Assuntos
Regulação da Expressão Gênica no Desenvolvimento , Neurulação , Receptores Acoplados a Proteínas-G/metabolismo , Tretinoína/metabolismo , Proteínas Wnt/metabolismo , Animais , Sequência de Bases , Linhagem Celular , Genes Reporter , Variação Genética , Proteínas Hedgehog/metabolismo , Proteínas de Homeodomínio/metabolismo , Hibridização In Situ , Camundongos , Camundongos Endogâmicos C3H , Camundongos Transgênicos , Modelos Genéticos , Dados de Sequência Molecular , Mutação , Defeitos do Tubo Neural/genética , Fenótipo , Locos de Características Quantitativas , RNA Mensageiro/metabolismo , Transdução de Sinais , Fatores de Tempo , Via de Sinalização Wnt , Proteína Wnt3A/metabolismo
6.
PLoS One ; 10(3): e0120491, 2015.
Artigo em Inglês | MEDLINE | ID: mdl-25789475

RESUMO

BACKGROUND: Several regions of the genome show pleiotropic associations with multiple cancers. We sought to evaluate whether 181 single-nucleotide polymorphisms previously associated with various cancers in genome-wide association studies were also associated with melanoma risk. METHODS: We evaluated 2,131 melanoma cases and 20,353 controls from three studies in the Population Architecture using Genomics and Epidemiology (PAGE) study (EAGLE-BioVU, MEC, WHI) and two collaborating studies (HPFS, NHS). Overall and sex-stratified analyses were performed across studies. RESULTS: We observed statistically significant associations with melanoma for two lung cancer SNPs in the TERT-CLPTM1L locus (Bonferroni-corrected p<2.8x10-4), replicating known pleiotropic effects at this locus. In sex-stratified analyses, we also observed a potential male-specific association between prostate cancer risk variant rs12418451 and melanoma risk (OR=1.22, p=8.0x10-4). No other variants in our study were associated with melanoma after multiple comparisons adjustment (p>2.8e-4). CONCLUSIONS: We provide confirmatory evidence of pleiotropic associations with melanoma for two SNPs previously associated with lung cancer, and provide suggestive evidence for a male-specific association with melanoma for prostate cancer variant rs12418451. This SNP is located near TPCN2, an ion transport gene containing SNPs which have been previously associated with hair pigmentation but not melanoma risk. Previous evidence provides biological plausibility for this association, and suggests a complex interplay between ion transport, pigmentation, and melanoma risk that may vary by sex. If confirmed, these pleiotropic relationships may help elucidate shared molecular pathways between cancers and related phenotypes.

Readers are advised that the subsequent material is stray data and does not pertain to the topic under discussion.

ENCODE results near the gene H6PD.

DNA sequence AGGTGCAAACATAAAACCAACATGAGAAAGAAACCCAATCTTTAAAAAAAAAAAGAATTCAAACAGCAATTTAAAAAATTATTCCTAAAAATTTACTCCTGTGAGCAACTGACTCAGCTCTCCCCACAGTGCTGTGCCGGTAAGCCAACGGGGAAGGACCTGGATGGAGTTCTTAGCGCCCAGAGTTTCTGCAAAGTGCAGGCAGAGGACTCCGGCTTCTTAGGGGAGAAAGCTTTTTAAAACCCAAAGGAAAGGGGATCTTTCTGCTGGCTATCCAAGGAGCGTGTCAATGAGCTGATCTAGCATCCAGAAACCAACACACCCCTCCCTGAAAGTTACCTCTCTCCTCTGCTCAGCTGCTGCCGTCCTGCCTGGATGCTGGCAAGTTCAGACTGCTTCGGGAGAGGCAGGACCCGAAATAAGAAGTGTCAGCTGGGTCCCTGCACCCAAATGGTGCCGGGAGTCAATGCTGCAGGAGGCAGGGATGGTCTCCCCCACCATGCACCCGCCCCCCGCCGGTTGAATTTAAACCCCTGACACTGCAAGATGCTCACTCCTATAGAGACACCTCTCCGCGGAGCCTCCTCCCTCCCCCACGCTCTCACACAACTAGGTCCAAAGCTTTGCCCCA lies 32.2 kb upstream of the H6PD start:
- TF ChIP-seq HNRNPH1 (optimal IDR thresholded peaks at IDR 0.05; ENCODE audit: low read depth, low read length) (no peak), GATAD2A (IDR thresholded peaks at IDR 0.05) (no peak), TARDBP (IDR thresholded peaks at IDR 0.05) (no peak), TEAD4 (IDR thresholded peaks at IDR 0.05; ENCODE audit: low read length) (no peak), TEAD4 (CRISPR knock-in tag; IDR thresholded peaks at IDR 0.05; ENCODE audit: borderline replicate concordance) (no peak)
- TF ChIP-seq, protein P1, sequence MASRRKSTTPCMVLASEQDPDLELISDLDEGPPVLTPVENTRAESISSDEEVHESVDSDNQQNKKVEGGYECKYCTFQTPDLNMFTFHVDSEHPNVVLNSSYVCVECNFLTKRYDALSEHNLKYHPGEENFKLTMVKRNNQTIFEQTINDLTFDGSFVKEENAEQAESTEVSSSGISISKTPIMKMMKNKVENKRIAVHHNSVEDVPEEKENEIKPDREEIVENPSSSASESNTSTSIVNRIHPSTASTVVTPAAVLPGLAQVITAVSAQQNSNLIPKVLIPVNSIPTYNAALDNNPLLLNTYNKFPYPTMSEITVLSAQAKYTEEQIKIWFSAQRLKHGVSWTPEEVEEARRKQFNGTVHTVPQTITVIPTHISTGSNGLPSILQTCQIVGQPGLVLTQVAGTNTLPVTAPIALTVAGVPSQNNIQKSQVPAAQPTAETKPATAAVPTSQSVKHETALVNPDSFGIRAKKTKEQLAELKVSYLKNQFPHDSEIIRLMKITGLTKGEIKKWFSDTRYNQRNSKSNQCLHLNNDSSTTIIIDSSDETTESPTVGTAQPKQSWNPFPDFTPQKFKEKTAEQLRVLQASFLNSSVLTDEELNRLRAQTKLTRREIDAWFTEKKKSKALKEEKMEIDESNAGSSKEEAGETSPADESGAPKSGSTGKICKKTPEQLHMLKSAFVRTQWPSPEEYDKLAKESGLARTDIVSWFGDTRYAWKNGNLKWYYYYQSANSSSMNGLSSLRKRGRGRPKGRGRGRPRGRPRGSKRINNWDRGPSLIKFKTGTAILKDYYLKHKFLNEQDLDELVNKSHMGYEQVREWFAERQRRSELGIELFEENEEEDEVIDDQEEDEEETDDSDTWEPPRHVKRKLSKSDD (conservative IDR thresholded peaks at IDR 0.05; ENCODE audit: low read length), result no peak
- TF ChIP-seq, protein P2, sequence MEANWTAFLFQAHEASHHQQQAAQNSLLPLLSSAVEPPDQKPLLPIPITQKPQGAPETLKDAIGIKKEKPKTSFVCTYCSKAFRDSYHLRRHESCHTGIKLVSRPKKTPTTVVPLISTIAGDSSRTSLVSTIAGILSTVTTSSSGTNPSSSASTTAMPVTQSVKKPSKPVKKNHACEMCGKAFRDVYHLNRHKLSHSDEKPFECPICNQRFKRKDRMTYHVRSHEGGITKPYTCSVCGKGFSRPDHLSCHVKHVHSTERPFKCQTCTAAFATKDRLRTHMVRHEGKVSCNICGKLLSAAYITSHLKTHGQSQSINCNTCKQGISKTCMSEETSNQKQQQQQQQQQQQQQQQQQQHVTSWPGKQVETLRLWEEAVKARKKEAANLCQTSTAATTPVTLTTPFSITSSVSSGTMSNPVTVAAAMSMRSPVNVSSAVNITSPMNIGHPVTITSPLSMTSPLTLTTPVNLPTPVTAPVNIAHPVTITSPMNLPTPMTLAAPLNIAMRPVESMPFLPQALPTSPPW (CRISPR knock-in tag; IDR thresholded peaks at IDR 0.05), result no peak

Assuntos
Estudo de Associação Genômica Ampla , Neoplasias Pulmonares/genética , Melanoma/genética , Neoplasias Cutâneas/genética , Idoso , Idoso de 80 Anos ou mais , Alelos , Estudos de Casos e Controles , Feminino , Pleiotropia Genética , Genótipo , Humanos , Neoplasias Pulmonares/patologia , Masculino , Melanoma/patologia , Proteínas de Membrana/genética , Metagenômica , Pessoa de Meia-Idade , Proteínas de Neoplasias/genética , Polimorfismo de Nucleotídeo Único , Neoplasias da Próstata/genética , Neoplasias da Próstata/patologia , Risco , Fatores Sexuais , Neoplasias Cutâneas/metabolismo , Telomerase/genética
7.
BMC Proc ; 8(Suppl 1 Genetic Analysis Workshop 18Vanessa Olmo): S81, 2014.
Artigo em Inglês | MEDLINE | ID: mdl-25519410

RESUMO

Most association studies focus on disease risk, with less attention paid to disease progression or severity. These phenotypes require longitudinal data. This paper presents a new method for analyzing longitudinal data to map genes in both population-based and family-based studies. Using simulated systolic blood pressure measurements obtained from Genetic Analysis Workshop 18, we cluster the phenotype data into trajectory subgroups. We then use the Bayesian posterior probability of being in the high subgroup as a quantitative trait in an association analysis with genotype data. This method maintains high power (>80%) in locating genes known to affect the simulated phenotype for most specified significance levels (α). We believe that this method can be useful to aid in the discovery of genes that affect severity or progression of disease.

8.
Invest Ophthalmol Vis Sci ; 55(10): 6839-50, 2014 Sep 09.
Artigo em Inglês | MEDLINE | ID: mdl-25205864

RESUMO